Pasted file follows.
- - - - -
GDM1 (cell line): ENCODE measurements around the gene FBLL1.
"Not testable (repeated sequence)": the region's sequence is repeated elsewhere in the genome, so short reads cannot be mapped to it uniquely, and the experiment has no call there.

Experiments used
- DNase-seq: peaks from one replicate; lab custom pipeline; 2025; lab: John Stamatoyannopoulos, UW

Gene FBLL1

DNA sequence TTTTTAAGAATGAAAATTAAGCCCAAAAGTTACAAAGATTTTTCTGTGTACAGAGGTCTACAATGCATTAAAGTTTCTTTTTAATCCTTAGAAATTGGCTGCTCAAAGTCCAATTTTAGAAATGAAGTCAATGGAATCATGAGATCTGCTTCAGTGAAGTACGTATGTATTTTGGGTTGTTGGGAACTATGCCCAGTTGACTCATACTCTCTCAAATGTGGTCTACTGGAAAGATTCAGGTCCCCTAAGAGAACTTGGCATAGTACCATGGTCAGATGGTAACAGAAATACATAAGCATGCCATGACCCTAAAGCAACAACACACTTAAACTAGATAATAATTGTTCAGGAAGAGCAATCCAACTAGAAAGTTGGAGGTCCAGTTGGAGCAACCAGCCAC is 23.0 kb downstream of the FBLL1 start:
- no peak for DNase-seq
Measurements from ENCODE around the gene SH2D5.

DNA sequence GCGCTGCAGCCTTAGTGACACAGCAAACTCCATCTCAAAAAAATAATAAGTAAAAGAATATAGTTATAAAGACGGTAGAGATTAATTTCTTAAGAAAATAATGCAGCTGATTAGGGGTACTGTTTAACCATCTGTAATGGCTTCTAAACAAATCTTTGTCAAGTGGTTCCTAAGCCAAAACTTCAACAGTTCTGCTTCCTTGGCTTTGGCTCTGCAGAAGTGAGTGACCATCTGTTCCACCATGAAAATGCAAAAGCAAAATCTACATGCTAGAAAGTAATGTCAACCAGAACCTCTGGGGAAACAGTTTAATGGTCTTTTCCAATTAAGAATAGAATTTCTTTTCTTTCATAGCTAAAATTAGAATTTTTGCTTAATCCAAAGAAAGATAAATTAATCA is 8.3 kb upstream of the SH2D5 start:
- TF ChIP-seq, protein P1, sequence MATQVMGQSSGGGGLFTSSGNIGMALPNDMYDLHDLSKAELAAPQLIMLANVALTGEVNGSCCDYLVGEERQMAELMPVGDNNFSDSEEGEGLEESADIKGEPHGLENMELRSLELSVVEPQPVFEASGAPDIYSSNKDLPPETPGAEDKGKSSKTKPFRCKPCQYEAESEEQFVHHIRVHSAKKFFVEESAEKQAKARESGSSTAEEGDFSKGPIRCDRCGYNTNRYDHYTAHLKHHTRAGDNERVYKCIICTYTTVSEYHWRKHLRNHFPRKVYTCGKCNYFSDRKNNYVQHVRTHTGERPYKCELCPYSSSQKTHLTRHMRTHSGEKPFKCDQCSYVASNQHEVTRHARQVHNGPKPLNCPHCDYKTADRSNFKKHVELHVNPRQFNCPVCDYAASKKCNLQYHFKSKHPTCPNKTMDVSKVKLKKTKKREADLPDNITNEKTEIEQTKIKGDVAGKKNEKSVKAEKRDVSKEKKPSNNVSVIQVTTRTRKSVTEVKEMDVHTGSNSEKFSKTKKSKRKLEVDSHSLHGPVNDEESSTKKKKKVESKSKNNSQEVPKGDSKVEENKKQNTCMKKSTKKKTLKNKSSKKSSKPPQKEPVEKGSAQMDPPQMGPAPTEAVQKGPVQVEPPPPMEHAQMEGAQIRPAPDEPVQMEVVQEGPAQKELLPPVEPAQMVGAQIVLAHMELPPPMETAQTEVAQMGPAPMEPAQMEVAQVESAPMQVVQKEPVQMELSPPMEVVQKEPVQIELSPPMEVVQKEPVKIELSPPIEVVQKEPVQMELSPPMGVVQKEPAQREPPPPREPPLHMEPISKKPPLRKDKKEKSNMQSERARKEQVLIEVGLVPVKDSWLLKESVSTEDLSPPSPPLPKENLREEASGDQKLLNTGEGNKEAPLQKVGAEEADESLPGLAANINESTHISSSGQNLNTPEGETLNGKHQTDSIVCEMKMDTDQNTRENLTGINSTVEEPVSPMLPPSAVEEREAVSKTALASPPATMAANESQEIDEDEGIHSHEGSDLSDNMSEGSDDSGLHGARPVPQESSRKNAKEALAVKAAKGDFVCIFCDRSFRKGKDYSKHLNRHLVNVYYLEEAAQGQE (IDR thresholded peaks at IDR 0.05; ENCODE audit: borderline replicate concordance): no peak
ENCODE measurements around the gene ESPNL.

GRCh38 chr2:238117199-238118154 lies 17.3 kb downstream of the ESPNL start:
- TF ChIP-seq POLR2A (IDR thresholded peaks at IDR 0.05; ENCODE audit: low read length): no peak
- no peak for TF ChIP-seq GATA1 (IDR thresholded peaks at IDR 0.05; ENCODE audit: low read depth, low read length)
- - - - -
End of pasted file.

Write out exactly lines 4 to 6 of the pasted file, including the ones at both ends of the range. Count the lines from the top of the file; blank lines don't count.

- DNase-seq: peaks from one replicate; lab custom pipeline; 2025; lab: John Stamatoyannopoulos, UW

Gene FBLL1

DNA sequence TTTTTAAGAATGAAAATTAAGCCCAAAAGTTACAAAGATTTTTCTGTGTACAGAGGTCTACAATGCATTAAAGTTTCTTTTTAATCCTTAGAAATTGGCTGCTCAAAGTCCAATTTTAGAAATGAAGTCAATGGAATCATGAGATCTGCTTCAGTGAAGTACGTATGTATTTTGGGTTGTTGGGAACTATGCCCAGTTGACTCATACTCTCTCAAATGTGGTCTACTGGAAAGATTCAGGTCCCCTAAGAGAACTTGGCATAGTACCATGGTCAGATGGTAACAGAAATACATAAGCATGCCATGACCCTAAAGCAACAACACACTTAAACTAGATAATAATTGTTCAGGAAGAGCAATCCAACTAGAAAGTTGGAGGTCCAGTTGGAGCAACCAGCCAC is 23.0 kb downstream of the FBLL1 start: